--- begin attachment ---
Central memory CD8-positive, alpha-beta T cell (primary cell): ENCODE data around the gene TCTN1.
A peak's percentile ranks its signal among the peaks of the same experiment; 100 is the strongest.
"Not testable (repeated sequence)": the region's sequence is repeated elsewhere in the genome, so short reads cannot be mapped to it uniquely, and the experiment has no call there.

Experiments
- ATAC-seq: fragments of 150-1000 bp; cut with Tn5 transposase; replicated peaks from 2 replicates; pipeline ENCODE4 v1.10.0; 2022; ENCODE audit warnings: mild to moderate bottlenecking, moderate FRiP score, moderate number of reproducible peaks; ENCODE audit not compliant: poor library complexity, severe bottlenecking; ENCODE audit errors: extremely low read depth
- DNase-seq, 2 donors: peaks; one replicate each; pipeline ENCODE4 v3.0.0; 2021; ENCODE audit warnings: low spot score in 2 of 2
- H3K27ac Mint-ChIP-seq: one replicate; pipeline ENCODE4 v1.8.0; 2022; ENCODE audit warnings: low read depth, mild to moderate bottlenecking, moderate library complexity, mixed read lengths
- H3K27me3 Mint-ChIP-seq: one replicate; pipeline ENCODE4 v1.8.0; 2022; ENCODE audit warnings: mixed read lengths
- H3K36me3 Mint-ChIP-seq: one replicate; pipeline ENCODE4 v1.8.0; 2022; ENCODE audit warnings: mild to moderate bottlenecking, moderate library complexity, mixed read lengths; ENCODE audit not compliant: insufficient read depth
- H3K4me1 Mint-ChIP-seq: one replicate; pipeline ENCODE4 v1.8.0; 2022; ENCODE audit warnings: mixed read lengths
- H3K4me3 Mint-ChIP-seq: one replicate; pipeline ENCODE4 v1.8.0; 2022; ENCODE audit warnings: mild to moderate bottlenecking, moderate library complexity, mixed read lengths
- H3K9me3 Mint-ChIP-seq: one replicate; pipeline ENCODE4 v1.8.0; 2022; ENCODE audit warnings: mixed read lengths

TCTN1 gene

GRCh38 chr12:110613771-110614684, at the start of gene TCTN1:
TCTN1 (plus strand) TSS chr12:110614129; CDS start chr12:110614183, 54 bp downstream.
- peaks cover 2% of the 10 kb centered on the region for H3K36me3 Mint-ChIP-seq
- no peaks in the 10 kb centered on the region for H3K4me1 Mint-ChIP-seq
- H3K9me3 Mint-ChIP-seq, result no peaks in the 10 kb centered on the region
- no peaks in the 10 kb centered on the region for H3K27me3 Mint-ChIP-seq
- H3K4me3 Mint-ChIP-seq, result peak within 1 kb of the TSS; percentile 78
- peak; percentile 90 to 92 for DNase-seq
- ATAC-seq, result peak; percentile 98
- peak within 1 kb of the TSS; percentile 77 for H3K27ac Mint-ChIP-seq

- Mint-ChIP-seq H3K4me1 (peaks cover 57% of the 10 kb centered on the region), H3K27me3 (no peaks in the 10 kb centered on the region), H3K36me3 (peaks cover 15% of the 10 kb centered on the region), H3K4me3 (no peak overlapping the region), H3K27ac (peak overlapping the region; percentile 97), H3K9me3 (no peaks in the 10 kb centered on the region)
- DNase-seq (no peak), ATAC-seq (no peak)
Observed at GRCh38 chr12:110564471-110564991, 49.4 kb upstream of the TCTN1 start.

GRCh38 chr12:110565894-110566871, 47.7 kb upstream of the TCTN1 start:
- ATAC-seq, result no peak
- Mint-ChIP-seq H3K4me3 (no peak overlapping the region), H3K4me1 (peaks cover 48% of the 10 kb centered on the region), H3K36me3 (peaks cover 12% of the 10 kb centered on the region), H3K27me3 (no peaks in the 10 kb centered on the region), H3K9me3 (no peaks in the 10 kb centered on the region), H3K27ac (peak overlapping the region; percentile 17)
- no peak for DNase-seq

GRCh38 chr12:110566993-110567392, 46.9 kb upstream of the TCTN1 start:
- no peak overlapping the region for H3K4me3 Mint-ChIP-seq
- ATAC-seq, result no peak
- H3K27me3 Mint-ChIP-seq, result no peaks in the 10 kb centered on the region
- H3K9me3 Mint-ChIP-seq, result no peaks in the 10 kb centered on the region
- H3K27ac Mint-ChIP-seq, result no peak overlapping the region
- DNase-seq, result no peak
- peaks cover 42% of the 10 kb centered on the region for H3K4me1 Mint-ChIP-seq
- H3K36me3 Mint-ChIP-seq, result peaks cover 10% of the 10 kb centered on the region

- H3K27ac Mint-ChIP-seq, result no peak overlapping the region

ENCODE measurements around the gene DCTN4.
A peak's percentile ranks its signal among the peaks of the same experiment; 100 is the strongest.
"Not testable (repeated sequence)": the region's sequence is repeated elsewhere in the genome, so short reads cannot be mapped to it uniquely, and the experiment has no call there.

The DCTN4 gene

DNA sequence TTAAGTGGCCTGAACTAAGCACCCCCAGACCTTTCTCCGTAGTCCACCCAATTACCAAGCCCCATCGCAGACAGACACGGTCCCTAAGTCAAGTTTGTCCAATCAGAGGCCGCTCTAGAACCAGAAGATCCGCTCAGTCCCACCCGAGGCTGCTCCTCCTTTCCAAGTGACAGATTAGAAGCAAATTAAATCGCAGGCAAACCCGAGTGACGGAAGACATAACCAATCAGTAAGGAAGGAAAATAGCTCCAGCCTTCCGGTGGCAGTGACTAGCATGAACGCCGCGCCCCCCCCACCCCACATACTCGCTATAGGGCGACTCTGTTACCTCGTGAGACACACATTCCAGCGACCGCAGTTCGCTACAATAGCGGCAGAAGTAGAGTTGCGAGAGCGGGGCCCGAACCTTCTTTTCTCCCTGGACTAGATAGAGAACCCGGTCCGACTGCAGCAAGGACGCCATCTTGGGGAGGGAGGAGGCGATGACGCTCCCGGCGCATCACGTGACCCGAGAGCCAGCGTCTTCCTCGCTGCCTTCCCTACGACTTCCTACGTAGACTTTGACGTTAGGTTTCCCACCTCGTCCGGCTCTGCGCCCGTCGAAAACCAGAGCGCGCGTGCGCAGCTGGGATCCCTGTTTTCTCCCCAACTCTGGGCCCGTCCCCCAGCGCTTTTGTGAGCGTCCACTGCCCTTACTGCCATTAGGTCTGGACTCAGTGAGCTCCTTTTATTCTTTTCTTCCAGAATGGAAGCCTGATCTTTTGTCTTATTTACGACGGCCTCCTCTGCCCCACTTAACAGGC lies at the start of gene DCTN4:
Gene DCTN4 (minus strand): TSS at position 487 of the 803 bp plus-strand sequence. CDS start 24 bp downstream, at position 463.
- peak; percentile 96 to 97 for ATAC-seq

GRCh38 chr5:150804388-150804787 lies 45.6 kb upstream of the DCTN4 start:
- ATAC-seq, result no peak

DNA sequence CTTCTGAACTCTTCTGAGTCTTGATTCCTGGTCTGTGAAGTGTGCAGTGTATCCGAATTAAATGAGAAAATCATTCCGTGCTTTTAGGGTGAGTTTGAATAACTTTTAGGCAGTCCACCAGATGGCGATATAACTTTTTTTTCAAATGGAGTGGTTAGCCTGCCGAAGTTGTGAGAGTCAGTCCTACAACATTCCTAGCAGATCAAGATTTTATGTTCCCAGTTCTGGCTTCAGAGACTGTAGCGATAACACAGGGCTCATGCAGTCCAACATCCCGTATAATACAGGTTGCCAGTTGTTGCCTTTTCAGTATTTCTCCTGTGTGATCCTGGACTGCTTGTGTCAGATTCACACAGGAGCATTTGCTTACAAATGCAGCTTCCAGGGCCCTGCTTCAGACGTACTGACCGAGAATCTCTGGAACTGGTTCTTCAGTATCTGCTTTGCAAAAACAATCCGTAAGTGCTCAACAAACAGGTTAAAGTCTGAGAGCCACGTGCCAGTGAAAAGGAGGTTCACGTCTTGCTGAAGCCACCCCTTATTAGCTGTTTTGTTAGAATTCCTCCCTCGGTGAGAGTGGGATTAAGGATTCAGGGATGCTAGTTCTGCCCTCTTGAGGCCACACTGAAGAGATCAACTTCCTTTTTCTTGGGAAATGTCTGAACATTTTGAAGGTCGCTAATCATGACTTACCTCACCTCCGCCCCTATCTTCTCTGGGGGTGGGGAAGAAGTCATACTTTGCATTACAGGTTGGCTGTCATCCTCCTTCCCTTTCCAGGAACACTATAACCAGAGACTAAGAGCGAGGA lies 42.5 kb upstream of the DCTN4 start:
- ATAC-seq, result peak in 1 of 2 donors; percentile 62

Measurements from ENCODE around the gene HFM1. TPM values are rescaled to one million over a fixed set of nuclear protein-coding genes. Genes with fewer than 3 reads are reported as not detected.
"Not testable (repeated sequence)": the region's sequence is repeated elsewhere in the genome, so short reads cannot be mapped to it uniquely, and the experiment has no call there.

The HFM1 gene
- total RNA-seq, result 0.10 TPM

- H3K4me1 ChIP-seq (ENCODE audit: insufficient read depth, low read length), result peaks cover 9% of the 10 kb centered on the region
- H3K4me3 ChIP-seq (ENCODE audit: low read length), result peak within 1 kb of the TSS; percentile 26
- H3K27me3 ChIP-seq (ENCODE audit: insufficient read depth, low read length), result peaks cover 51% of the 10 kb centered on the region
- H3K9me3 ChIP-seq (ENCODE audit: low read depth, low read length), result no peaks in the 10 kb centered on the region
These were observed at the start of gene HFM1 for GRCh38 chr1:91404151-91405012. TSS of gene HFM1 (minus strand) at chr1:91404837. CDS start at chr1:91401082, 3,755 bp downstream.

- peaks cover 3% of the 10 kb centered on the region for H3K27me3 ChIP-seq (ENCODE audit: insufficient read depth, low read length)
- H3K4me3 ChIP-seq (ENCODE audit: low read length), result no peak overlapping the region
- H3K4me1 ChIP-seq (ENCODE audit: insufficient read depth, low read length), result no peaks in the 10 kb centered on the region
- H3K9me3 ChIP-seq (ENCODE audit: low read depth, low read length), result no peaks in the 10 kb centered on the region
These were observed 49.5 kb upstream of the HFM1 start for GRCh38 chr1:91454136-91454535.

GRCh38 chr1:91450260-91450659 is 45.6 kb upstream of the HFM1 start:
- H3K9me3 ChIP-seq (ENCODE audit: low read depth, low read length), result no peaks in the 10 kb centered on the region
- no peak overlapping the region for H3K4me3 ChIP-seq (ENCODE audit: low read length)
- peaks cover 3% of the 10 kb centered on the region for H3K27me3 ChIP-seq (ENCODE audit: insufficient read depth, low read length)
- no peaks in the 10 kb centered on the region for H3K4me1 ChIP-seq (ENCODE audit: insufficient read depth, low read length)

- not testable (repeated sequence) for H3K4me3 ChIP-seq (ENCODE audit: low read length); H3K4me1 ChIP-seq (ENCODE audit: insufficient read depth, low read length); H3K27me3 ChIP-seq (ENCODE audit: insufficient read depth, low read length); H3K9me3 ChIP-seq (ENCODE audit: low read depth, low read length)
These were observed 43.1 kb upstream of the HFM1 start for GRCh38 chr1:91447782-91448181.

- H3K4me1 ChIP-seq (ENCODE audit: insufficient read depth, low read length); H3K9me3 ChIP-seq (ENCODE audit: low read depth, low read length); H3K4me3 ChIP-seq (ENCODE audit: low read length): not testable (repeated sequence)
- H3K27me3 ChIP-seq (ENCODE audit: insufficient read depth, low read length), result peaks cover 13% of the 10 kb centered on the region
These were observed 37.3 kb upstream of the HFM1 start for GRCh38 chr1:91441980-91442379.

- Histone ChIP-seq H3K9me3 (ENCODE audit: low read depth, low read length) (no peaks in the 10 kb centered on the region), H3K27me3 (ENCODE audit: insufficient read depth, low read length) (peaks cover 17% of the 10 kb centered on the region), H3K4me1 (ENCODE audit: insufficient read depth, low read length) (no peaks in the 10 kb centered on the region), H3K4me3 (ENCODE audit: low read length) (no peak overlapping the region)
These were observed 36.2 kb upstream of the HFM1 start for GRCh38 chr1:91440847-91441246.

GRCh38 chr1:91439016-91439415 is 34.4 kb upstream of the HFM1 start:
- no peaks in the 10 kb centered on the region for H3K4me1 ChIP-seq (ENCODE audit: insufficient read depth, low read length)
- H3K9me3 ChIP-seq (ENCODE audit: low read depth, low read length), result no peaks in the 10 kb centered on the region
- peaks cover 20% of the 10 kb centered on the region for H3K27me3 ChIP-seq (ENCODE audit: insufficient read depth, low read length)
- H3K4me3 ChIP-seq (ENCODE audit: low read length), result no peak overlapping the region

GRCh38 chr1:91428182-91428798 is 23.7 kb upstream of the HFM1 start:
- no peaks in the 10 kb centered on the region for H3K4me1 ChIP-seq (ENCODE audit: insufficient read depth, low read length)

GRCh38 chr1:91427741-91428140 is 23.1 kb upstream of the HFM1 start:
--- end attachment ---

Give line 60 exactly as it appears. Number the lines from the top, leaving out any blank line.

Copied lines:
These were observed at the start of gene HFM1 for GRCh38 chr1:91404151-91405012. TSS of gene HFM1 (minus strand) at chr1:91404837. CDS start at chr1:91401082, 3,755 bp downstream.